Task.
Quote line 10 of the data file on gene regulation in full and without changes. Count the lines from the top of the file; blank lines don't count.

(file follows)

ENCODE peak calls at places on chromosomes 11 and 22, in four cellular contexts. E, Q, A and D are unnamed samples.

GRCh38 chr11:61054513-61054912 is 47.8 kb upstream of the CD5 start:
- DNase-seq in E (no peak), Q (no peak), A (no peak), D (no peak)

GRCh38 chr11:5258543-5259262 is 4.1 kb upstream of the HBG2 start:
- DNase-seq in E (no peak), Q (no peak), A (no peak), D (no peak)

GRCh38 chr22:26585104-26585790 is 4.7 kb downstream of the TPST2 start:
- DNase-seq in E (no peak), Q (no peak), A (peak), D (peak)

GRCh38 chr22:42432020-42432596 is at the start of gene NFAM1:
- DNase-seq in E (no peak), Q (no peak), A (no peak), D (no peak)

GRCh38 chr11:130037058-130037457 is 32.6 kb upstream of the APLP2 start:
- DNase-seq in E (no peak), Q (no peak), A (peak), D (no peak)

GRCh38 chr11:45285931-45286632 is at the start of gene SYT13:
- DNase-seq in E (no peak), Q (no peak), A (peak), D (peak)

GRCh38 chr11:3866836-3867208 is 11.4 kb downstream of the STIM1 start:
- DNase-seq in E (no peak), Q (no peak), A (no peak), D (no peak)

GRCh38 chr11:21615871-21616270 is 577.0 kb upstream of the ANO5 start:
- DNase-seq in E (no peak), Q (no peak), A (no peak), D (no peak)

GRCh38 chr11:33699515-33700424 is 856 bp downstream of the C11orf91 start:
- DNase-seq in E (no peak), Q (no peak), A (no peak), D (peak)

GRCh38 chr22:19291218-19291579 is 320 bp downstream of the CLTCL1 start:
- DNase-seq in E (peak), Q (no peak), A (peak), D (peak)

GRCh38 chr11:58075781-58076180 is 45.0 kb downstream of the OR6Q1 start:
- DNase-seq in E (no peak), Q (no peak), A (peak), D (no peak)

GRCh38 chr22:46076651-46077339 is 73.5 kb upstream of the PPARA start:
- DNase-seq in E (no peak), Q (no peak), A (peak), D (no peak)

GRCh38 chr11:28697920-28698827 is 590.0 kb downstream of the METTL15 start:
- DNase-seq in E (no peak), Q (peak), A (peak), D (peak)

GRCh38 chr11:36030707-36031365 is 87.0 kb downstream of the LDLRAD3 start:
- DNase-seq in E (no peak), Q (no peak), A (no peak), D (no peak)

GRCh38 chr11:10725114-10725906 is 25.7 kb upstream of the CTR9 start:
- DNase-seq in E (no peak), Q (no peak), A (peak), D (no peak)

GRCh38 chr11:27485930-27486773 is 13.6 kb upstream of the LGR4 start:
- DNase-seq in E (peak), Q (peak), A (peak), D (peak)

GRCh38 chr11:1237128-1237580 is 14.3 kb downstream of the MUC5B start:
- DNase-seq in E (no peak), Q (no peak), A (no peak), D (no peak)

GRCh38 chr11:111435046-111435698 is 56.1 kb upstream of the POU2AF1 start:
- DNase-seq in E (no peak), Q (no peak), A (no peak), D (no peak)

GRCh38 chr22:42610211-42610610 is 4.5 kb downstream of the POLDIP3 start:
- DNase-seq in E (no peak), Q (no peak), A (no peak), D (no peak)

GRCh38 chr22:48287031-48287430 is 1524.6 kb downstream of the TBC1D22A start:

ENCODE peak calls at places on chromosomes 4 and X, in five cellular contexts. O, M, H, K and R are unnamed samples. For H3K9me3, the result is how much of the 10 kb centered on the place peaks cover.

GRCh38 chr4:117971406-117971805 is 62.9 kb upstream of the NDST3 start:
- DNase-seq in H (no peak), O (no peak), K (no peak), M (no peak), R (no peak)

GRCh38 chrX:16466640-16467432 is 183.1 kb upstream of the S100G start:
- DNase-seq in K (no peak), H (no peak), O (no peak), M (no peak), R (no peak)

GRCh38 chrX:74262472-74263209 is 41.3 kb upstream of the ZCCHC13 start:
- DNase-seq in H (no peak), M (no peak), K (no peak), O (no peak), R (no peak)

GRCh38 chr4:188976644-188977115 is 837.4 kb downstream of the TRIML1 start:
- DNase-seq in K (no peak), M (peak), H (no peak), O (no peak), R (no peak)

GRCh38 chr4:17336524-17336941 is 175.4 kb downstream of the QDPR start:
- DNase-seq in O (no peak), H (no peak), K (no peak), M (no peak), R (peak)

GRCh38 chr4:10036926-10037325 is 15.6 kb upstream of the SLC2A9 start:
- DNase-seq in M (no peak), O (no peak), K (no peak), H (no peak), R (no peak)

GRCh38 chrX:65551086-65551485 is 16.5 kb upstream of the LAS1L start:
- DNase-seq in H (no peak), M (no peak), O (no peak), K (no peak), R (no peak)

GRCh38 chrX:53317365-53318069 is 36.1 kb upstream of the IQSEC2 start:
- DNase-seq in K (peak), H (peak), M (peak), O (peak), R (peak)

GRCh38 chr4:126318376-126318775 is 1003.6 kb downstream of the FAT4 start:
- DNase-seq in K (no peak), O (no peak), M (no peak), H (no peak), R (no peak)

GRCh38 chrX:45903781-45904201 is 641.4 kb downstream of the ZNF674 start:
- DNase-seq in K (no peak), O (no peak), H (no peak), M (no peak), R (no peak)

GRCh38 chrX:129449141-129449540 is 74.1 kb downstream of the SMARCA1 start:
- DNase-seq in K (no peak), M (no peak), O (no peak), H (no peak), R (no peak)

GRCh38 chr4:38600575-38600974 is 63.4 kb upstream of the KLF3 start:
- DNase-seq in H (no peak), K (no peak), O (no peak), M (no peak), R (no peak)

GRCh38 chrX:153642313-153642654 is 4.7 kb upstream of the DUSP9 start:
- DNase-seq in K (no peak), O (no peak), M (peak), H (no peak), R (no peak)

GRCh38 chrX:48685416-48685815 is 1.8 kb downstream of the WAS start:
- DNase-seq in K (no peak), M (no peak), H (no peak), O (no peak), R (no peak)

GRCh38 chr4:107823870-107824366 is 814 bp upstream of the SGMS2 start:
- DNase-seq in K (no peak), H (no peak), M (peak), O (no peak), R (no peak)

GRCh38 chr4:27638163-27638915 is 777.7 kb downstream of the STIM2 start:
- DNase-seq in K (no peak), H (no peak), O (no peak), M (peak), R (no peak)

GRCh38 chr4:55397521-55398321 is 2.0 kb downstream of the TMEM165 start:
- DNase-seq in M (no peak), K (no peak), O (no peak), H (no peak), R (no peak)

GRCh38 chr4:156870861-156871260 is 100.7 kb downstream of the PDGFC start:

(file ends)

GRCh38 chr11:130037058-130037457 is 32.6 kb upstream of the APLP2 start: